- Wear non-cotton pants if possible. Yes, most of us have jeans. But, wearing synthetic pants, including the Boy Scout switchback pants or similar pants from sporting goods stores, is much better.
- Consider wearing a layer to stay dry, especially if you are wearing jeans. Wear snow pants or rain pants.
- Use under armor style synthetic - usually polyester - shirts. Thrifty: Champion @ Target is fine and much cheaper than Under Armor; you can find both long sleeve and short sleeve as well as tight fitting and loose fitting versions. Available options vary throughout the year but we have had good luck in general with the Champion clothing at Target.
- Bring your winter coat. A hood on a winter coat can be a layer over a stocking hat.
- Thrifty: Your rain coat can be a layer in cold as well. It will break the wind and add insulation.
- SM-Fav Glove liners: you can use Under Armor or similar thin gloves as liners inside of regular snow gloves. Thrifty: Here is an example of a thin gloves, called running gloves, at Amazon: Champion Running Gloves
- Gloves or mittens.
- Mittens are better than gloves for warmth, but can be harder to use for activities. You might consider convertible gloves.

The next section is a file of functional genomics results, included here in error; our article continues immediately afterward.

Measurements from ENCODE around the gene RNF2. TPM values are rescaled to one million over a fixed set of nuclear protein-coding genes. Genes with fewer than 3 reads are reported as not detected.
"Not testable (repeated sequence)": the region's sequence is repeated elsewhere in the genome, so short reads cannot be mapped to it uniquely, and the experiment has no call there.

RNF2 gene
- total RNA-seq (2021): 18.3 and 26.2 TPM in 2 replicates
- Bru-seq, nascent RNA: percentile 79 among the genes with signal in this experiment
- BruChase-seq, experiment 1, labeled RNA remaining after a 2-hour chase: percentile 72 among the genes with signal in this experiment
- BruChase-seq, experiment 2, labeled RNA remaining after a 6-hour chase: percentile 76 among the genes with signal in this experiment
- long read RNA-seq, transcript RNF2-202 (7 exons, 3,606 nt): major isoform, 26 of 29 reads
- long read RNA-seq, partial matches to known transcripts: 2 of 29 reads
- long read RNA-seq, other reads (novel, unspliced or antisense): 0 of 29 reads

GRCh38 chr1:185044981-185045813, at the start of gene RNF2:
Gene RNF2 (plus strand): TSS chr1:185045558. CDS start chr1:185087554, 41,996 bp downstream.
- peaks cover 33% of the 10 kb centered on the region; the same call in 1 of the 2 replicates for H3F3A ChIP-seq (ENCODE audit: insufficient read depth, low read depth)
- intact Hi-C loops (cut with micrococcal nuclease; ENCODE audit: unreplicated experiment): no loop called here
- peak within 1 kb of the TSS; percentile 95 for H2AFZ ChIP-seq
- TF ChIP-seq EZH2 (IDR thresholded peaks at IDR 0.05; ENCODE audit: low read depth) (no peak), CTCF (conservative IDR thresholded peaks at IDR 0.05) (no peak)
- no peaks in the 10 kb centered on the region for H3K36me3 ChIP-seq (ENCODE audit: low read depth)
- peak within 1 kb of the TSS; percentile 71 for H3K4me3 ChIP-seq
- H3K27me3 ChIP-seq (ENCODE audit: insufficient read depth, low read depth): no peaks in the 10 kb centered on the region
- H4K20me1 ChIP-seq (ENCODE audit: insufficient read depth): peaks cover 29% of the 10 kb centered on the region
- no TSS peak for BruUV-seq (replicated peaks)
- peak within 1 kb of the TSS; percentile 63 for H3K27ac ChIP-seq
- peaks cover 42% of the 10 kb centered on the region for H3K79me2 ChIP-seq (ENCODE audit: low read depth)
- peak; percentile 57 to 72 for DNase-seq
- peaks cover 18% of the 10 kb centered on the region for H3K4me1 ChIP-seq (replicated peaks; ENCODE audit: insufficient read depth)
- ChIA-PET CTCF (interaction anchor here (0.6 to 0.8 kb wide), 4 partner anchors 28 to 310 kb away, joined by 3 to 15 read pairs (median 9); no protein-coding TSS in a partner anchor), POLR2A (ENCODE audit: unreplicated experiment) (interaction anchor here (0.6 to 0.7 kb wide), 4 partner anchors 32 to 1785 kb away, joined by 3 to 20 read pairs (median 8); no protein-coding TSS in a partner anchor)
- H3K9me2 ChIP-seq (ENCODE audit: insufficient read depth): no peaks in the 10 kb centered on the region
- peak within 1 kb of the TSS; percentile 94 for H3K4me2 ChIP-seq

- SM-Fav We would like Scouts to have leather work gloves, but they can also have insulated work gloves for the winter. We suggest layering these over the glove liners above.
Neck, Face, and Head
- Bring hats, scarves, etc. A Balaclava if you have one. Again, synthetic or wool are the best materials.
- A fleece neckwarmer may be useful. An example is this one by Turtle Fur
- SM-Fav A lightweight layer can be added for the neck, head, face, or other uses in the form of a Buff.
- Wear a hat while sleeping.
- Don't breath into the sleeping bag as it condenses, gets the sleeping bag wet, and makes you colder as the bag loses insulation due to being wet.
- Before bed, change all your clothes including underwear to clean, dry clothes. Dry off with a towel before putting them on.
- Lightly exercise before bed to warm up all muscles and add body heat to your sleep system. Do not sweat.
- Eat some food/carbohydrates before bed to provide the body with fuel to generate heat. As always, food should be eaten and stored outside of tents to prevent animals from becoming interested in your tent.
- Bring a fleece or wool blanket to line the bottom of your sleeping bag.
- A sleeping bag liner, a second fleece blanket, etc., can be used inside your bag to add additional warmth. Some to consider are these: Fleece Travel Bag can also double as a very warm weather bag and the Sea to Summit Sleeping Bag Liners; Sea to Summit makes several different thickness liners with varying warmth factors.
- If you have a second sleeping bag, consider bringing it to layer over the first. You do not want to sweat, so opening, closing, or removing it may be necessary.
- Add insulation between you and the ground. Thrifty: Scroll down for details on making a foam pad and sleep system.